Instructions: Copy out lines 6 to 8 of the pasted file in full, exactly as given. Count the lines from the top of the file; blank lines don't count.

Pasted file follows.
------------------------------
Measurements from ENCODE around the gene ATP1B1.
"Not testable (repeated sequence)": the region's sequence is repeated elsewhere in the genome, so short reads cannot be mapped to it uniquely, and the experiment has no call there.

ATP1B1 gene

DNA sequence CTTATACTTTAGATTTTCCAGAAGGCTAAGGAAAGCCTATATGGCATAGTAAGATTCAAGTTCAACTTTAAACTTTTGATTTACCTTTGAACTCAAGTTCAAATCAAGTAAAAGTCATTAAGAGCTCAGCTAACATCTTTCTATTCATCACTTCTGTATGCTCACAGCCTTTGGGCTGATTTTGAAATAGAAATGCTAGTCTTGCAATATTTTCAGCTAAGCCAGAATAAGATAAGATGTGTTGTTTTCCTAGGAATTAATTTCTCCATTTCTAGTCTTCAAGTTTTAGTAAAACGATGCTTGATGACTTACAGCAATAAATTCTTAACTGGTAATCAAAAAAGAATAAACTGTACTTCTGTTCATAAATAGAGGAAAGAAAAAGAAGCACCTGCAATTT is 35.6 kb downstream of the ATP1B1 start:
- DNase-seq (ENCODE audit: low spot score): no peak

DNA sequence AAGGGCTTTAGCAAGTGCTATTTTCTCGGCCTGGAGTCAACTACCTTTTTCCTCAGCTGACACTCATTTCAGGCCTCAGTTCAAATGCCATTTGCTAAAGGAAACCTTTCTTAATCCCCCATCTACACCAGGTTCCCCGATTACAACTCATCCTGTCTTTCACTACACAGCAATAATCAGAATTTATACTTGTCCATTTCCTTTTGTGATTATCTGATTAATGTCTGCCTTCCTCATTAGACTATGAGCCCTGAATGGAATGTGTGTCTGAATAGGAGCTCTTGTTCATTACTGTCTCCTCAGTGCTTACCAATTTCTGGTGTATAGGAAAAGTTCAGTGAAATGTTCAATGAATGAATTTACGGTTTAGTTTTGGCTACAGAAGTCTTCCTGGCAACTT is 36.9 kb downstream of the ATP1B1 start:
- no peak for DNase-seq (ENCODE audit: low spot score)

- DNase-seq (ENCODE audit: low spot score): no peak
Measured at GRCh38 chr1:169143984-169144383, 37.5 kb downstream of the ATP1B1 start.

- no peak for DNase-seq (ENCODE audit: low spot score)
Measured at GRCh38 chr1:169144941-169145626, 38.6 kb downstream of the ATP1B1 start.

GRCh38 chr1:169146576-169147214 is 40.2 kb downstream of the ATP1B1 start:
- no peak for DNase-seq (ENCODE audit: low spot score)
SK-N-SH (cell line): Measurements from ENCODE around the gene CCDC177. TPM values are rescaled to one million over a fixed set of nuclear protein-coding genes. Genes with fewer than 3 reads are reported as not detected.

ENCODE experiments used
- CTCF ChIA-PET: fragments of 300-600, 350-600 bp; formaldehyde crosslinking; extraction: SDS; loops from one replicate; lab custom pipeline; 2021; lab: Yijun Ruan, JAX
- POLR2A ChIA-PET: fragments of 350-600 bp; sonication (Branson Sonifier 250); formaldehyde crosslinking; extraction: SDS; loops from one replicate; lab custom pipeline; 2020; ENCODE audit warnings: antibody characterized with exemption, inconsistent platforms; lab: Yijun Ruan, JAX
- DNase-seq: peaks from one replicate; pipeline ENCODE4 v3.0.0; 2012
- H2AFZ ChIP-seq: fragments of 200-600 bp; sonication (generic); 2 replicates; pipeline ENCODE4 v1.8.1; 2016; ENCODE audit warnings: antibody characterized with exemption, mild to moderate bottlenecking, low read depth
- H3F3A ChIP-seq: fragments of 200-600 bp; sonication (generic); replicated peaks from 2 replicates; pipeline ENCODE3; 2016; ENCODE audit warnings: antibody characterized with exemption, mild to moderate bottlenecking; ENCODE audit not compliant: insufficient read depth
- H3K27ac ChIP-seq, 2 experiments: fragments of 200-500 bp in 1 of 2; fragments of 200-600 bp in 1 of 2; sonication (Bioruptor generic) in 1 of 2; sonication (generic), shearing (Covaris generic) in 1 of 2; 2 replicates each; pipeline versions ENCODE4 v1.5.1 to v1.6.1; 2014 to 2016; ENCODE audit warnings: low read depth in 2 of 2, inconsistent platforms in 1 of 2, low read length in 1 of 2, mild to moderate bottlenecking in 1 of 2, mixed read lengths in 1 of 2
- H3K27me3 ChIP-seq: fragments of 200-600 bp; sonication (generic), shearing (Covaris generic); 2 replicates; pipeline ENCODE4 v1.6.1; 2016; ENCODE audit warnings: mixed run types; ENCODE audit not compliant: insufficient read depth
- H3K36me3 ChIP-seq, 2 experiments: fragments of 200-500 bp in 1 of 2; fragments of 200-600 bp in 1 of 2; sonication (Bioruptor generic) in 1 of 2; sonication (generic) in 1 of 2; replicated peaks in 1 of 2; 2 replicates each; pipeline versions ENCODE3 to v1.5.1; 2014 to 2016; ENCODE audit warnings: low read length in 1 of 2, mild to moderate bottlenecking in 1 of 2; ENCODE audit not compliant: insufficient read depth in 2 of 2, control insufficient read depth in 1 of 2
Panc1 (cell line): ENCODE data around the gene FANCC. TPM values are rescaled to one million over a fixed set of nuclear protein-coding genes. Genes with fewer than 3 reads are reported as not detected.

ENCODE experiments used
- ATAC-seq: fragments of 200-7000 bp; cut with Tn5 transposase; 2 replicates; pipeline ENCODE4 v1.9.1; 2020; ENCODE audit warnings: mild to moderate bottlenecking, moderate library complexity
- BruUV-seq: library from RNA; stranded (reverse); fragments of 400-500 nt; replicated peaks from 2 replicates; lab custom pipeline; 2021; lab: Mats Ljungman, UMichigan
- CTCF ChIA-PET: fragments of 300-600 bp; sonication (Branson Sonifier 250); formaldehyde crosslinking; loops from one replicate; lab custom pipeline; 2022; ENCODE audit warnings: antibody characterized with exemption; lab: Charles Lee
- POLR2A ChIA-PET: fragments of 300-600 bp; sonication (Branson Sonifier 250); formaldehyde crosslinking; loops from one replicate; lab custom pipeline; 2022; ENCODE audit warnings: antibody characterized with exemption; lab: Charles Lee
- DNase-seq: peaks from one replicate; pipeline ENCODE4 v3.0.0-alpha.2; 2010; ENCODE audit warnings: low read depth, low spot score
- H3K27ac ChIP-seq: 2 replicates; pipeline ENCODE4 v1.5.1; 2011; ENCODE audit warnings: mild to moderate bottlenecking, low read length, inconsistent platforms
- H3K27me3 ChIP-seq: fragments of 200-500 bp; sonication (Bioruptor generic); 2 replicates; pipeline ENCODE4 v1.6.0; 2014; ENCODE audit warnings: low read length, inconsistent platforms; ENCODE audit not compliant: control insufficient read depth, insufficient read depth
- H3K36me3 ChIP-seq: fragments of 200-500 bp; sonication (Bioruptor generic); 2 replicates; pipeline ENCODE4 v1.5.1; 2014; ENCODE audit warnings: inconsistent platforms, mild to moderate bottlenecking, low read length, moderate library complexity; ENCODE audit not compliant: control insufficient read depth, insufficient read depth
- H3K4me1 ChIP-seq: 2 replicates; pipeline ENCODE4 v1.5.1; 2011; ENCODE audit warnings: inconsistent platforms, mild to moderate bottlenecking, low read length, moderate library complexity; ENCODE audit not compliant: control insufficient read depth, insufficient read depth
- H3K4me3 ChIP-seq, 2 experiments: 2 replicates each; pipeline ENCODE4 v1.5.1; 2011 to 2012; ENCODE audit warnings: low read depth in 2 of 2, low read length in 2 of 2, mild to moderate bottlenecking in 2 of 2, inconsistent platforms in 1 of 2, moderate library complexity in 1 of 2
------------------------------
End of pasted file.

DNA sequence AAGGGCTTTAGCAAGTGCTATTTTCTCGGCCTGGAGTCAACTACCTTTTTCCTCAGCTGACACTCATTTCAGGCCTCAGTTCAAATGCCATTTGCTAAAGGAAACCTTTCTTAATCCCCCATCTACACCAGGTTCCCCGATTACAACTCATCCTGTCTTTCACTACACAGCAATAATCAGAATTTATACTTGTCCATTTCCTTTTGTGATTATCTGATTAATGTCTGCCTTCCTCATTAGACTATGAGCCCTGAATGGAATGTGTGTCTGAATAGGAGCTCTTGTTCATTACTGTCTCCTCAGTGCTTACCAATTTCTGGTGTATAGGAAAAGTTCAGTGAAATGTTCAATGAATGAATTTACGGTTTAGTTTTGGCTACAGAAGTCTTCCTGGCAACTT is 36.9 kb downstream of the ATP1B1 start:
- no peak for DNase-seq (ENCODE audit: low spot score)

- DNase-seq (ENCODE audit: low spot score): no peak